In a statement to WAGA, Cain attorney Lin Wood said reporters had no business asking about the allegation.
"This is not an accusation of harassment in the workplace -- this is not an accusation of an assault -- which are subject matters of legitimate inquiry to a political candidate," he said. "Rather, this appears to be an accusation of private, alleged consensual conduct between adults -- a subject matter which is not a proper subject of inquiry by the media or the public.
"No individual, whether a private citizen, a candidate for public office or a public official, should be questioned about his or her private sexual life," Wood said. "The public's right to know and the media's right to report has boundaries and most certainly those boundaries end outside of one's bedroom door."
He did not address White's assertion directly, and said Cain "has no obligation to discuss these types of accusations publicly with the media.
"Some things are fair game, and some aren't," Wood told CNN in a telephone interview, adding that this was one that was off-limits. "You've got to draw the line somewhere."
White told WAGA that she was a reluctant accuser who decided to go public only after her name was circulated among reporters. But she also said she was upset by Cain's responses to the sexual harassment allegations from two women who have been identified publicly.
"It bothered me that they were being demonized, sort of, or were being treated as if they were automatically lying and the burden of proof is on them," White said.
WAGA said it and other news organizations had received a tip from someone who knew White, alleging she had had an affair with Cain.
"I wanted to come out and give my side before it was thrown out there and made to be something, you know, filthy, which some people will look at this and say, that's exactly what it is," White told the station.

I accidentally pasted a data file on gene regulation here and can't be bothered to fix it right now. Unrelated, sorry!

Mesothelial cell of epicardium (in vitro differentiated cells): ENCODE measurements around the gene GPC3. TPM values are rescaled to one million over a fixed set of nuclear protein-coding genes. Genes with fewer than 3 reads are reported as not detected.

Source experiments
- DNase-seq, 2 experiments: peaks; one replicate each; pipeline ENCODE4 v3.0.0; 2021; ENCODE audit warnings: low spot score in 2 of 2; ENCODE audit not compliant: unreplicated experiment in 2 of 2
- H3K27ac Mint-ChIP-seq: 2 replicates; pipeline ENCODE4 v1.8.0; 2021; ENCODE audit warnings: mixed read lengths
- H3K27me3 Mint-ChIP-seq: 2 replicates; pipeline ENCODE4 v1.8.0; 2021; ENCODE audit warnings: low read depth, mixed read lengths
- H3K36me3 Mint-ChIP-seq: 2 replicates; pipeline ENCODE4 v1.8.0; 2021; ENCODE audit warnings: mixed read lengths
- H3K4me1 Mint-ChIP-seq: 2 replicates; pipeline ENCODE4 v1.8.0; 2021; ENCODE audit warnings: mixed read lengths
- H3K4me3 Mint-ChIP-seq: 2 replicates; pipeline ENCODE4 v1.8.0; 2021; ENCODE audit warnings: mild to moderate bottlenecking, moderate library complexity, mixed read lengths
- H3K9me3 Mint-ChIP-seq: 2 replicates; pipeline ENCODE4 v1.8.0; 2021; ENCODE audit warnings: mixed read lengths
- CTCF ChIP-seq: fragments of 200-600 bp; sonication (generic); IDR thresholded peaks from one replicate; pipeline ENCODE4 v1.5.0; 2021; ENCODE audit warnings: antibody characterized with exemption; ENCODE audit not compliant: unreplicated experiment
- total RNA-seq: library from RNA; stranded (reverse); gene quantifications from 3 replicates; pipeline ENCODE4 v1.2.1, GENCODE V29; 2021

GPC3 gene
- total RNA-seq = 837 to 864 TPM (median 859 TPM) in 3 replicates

She said their on-again, off-again relationship allegedly began in Louisville, Kentucky, in the late 1990s, when Cain gave a National Restaurant Association presentation to a group that included White. Afterward, the two shared drinks and Cain invited her back to his hotel room, where he pulled out a calendar and invited her to meet him in Palm Springs, California, she said.
WAGA said White's work history includes a 2001 sexual harassment claim against an employer that was settled, a 23-year-old bankruptcy in Kentucky and several evictions over the past six years. A former business partner accused her of stalking her with repeated e-mails and texts in a case that was ultimately dismissed, followed by a libel suit White lost because she failed to respond to it, WAGA said.
But White's attorney, Edward Buckley, told CNN's "John King USA" that his client has no apparent financial motive for making the accusation and "everything to lose."
"To tell you candidly, I don't know if she is employed or not, because she was kind of on the ropes because of all this stuff," Buckley said. "The media called her employer before this story came out, and it made it very difficult for her in the workplace."
And prominent feminist attorney Gloria Allred, who represents one of the women who accused Cain of harassing them, said White's financial troubles mean "zero, zip, nada."
"There are millions of women in this country and millions of men as well having financial problems," she told CNN's "Piers Morgan Tonight." "The fact that she's had them in the past does not bear on whether or not she's credible on this issue."